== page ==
This initiative -the Patient-Reported Outcomes Measurement Information System (PROMIS) – aims to revolutionize the way patient-reported outcome tools are selected and employed in clinical research and practice evaluation. It will also establish a national resource for accurate and efficient measurement of patient-reported symptoms and other health outcomes in clinical practice. As part of the NIH Roadmap, NIH funded six primary research sites and a statistical coordinating center as the PROMIS network. PROMIS aims to develop ways to measure patient-reported symptoms, such as pain and fatigue, and aspects of health-related quality of life across a wide variety of chronic diseases and conditions. “There is a pressing need to better quantify clinically important symptoms and outcomes that are now difficult to measure,” says NIH Director Elias A. Zerhouni, MD. “Our clinical research communities would benefit greatly from efficient, consistent, well-validated approaches to measuring these and other subjective outcomes.”Clinical outcome measures, such as x-rays and lab tests, have minimally immediate relevance to the day-to-day functioning of patients with chronic diseases such as arthritis, multiple sclerosis, and asthma, as well as chronic pain conditions. Often, the best way patients can judge the effectiveness of treatments is by perceived changes in symptoms. One main goal of the PROMIS initiative is to develop a set of publicly available computerized adaptive tests for the clinical research community.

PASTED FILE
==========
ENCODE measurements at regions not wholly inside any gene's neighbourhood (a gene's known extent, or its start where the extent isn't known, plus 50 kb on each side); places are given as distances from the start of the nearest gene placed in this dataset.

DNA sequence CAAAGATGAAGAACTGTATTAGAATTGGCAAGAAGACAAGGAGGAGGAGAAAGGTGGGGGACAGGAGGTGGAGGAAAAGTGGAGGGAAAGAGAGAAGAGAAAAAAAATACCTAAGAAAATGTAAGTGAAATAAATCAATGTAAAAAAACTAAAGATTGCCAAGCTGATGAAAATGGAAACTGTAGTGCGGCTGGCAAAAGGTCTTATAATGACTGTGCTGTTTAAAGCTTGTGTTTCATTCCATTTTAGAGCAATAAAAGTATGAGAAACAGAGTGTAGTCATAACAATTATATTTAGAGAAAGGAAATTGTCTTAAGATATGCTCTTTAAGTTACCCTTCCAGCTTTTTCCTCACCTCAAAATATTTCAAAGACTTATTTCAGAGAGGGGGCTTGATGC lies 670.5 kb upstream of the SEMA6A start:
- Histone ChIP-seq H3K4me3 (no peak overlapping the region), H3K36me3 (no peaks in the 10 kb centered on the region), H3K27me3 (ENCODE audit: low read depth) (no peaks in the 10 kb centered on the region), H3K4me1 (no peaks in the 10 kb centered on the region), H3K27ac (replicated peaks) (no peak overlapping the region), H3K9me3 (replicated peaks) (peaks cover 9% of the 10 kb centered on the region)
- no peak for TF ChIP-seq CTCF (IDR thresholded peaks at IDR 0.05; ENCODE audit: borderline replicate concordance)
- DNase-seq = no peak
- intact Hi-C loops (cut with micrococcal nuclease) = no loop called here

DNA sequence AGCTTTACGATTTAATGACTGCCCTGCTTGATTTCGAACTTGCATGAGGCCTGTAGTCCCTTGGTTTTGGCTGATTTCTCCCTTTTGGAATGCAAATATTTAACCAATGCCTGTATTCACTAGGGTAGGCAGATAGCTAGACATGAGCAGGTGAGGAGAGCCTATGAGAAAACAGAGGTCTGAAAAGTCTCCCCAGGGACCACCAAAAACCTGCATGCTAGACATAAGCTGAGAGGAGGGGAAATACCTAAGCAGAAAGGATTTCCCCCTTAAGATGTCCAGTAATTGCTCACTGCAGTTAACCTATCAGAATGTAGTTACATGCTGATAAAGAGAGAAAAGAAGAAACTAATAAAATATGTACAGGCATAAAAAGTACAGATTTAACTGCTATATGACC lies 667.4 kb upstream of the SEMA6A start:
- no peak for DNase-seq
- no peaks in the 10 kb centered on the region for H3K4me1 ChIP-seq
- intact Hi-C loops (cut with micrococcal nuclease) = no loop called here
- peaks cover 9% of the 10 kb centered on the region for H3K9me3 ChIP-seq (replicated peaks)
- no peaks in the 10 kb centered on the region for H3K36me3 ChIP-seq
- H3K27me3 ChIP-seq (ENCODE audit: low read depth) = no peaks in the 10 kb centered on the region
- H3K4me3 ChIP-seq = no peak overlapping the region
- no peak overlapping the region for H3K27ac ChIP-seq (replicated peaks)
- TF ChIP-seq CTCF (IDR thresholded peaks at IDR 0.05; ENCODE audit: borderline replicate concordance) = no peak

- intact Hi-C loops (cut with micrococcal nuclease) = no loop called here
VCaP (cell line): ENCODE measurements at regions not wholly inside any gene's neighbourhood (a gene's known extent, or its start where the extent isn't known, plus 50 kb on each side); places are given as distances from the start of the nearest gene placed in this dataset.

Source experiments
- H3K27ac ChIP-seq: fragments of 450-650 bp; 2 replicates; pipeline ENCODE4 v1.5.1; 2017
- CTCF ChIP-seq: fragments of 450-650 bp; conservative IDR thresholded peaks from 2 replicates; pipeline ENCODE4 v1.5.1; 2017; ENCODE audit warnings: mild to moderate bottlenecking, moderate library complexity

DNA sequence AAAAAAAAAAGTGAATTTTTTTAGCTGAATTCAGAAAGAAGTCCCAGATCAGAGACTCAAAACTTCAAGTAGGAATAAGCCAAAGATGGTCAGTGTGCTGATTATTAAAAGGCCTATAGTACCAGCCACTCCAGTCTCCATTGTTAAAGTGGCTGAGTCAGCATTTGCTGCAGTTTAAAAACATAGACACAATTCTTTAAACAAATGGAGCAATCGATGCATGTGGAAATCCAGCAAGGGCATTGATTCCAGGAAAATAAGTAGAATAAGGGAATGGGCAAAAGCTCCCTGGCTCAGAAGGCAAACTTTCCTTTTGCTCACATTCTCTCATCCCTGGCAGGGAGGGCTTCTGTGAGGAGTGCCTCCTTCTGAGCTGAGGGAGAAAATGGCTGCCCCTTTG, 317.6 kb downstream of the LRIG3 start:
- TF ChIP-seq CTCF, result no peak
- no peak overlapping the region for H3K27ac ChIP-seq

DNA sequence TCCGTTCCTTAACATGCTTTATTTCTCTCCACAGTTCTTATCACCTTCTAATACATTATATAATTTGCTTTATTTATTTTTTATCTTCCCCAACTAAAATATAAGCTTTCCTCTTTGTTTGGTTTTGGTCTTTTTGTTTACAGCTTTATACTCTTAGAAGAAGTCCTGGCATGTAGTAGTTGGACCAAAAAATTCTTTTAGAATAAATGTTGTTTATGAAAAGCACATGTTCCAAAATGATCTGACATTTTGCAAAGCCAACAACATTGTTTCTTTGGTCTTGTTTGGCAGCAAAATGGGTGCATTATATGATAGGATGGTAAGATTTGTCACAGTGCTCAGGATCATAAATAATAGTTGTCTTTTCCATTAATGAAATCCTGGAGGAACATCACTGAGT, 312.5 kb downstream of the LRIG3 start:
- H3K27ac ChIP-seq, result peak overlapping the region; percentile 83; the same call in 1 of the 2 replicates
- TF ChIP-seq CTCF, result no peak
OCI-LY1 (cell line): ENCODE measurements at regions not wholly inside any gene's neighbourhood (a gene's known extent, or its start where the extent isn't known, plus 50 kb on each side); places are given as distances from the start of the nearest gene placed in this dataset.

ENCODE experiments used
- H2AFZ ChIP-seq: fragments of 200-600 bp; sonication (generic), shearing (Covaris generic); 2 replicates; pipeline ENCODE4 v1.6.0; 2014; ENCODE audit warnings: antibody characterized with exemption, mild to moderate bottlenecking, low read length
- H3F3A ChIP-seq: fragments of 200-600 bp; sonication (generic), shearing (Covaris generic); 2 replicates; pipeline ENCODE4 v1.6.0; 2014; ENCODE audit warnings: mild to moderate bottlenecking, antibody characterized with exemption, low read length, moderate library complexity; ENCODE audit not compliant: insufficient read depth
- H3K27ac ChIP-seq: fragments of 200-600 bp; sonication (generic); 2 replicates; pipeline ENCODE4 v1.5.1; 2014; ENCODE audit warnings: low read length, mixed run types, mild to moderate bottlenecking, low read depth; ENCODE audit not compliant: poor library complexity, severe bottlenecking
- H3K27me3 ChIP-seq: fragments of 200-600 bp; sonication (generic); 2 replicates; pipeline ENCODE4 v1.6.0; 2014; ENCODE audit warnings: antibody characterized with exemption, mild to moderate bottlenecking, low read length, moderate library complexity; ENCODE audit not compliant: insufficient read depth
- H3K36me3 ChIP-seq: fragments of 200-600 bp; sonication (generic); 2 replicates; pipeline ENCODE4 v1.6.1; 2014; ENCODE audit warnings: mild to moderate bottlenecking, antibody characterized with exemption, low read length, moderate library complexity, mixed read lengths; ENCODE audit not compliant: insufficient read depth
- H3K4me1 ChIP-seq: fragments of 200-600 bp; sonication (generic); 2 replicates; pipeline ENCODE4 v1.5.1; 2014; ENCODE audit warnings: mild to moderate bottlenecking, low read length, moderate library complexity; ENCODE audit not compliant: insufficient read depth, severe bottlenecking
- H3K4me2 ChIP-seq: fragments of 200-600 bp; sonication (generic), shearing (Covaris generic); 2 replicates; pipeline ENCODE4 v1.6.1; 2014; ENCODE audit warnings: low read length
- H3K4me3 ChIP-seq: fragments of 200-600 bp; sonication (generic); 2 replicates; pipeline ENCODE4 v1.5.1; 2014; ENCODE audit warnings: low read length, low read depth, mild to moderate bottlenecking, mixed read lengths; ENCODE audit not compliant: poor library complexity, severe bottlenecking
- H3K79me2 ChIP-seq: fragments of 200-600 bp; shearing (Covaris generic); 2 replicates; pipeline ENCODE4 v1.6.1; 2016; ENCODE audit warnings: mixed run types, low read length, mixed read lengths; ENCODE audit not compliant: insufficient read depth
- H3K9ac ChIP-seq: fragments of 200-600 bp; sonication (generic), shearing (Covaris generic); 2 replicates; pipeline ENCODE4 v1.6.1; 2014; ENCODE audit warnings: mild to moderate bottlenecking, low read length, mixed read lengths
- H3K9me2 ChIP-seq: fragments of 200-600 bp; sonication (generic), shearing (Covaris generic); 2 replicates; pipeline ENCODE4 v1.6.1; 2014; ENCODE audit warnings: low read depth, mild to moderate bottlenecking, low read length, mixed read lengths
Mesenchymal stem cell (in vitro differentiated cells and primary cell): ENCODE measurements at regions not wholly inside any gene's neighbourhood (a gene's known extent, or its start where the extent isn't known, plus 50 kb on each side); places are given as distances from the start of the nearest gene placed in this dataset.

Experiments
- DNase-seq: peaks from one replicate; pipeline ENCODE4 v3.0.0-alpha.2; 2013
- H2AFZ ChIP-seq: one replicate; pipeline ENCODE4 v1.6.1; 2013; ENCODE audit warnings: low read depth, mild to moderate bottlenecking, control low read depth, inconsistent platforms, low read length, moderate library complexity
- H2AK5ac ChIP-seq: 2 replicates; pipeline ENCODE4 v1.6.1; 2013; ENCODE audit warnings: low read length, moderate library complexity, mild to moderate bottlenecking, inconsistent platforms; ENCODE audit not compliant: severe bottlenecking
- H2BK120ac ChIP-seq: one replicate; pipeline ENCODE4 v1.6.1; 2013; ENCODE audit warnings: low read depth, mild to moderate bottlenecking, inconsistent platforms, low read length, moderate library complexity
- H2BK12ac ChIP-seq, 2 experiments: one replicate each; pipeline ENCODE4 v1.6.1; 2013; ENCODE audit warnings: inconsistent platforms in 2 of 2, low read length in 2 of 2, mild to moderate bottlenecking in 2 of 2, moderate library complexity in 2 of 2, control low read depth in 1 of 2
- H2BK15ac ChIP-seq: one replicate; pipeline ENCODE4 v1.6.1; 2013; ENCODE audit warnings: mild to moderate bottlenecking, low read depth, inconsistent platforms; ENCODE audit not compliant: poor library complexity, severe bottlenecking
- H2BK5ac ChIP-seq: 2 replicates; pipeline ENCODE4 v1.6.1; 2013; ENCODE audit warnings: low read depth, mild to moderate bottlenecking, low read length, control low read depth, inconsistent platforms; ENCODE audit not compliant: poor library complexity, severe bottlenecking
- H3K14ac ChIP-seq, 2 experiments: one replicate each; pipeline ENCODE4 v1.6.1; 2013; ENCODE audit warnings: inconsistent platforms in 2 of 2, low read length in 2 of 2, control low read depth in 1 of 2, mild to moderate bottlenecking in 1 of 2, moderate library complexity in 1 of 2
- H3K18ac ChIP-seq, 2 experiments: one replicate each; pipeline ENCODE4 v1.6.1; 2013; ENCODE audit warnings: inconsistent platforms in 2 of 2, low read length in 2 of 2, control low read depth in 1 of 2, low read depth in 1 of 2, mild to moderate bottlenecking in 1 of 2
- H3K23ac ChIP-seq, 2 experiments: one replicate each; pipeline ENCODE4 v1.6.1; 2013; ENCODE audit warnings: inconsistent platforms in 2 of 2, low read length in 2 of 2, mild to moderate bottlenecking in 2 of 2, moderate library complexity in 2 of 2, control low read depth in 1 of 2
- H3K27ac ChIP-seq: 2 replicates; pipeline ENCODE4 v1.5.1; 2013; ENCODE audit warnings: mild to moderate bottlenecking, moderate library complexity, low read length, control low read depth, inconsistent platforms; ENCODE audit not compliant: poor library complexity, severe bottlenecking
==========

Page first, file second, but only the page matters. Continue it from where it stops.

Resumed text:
Out of all 291 conditions studied in the Global Burden of Disease 2010 Study, neck pain ranked 4th highest in terms of disability and 21st in terms of overall burden.